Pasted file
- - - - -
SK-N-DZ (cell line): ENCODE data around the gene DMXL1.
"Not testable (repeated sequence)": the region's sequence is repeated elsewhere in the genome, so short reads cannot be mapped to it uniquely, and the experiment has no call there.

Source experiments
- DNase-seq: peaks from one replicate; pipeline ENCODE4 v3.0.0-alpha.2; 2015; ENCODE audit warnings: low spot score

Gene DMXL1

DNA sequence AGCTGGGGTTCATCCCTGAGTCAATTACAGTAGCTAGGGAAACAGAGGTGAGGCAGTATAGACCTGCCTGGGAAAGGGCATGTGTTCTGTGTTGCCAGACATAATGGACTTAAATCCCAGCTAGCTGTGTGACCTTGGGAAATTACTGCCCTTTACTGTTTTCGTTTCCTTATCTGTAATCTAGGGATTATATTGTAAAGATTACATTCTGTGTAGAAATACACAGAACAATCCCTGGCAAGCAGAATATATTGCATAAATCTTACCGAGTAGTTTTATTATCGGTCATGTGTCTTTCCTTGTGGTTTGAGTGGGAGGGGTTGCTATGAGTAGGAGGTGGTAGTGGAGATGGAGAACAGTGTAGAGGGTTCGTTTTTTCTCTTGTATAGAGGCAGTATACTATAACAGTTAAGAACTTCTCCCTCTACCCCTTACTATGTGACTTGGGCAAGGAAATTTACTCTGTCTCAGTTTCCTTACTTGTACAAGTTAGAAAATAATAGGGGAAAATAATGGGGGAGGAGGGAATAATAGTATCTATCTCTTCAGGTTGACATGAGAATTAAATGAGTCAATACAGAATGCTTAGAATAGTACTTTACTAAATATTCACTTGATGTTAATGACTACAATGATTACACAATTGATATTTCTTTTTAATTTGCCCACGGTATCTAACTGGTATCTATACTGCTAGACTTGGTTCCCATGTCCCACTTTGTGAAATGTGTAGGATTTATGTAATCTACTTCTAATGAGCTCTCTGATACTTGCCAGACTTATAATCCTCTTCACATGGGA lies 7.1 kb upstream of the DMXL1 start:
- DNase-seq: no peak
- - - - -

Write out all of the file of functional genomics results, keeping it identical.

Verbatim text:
SK-N-DZ (cell line): ENCODE data around the gene DMXL1.
"Not testable (repeated sequence)": the region's sequence is repeated elsewhere in the genome, so short reads cannot be mapped to it uniquely, and the experiment has no call there.

Source experiments
- DNase-seq: peaks from one replicate; pipeline ENCODE4 v3.0.0-alpha.2; 2015; ENCODE audit warnings: low spot score

Gene DMXL1

DNA sequence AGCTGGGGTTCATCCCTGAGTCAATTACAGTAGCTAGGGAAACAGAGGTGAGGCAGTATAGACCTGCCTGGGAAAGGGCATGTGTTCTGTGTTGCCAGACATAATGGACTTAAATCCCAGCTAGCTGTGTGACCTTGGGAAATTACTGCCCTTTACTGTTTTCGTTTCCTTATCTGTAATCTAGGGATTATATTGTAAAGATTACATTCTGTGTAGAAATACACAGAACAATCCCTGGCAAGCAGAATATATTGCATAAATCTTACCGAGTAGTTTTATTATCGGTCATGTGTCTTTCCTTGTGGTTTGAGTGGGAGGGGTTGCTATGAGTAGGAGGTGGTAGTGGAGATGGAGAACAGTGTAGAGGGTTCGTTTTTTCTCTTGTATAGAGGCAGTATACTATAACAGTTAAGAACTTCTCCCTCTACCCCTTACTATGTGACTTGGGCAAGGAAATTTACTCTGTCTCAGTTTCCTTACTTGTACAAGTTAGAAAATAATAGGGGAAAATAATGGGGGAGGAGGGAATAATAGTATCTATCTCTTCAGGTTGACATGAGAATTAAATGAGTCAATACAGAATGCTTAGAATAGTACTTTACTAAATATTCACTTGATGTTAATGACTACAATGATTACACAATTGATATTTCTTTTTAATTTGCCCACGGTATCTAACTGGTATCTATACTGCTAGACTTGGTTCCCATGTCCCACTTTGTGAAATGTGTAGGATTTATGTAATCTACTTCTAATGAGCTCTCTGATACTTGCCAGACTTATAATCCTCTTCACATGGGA lies 7.1 kb upstream of the DMXL1 start:
- DNase-seq: no peak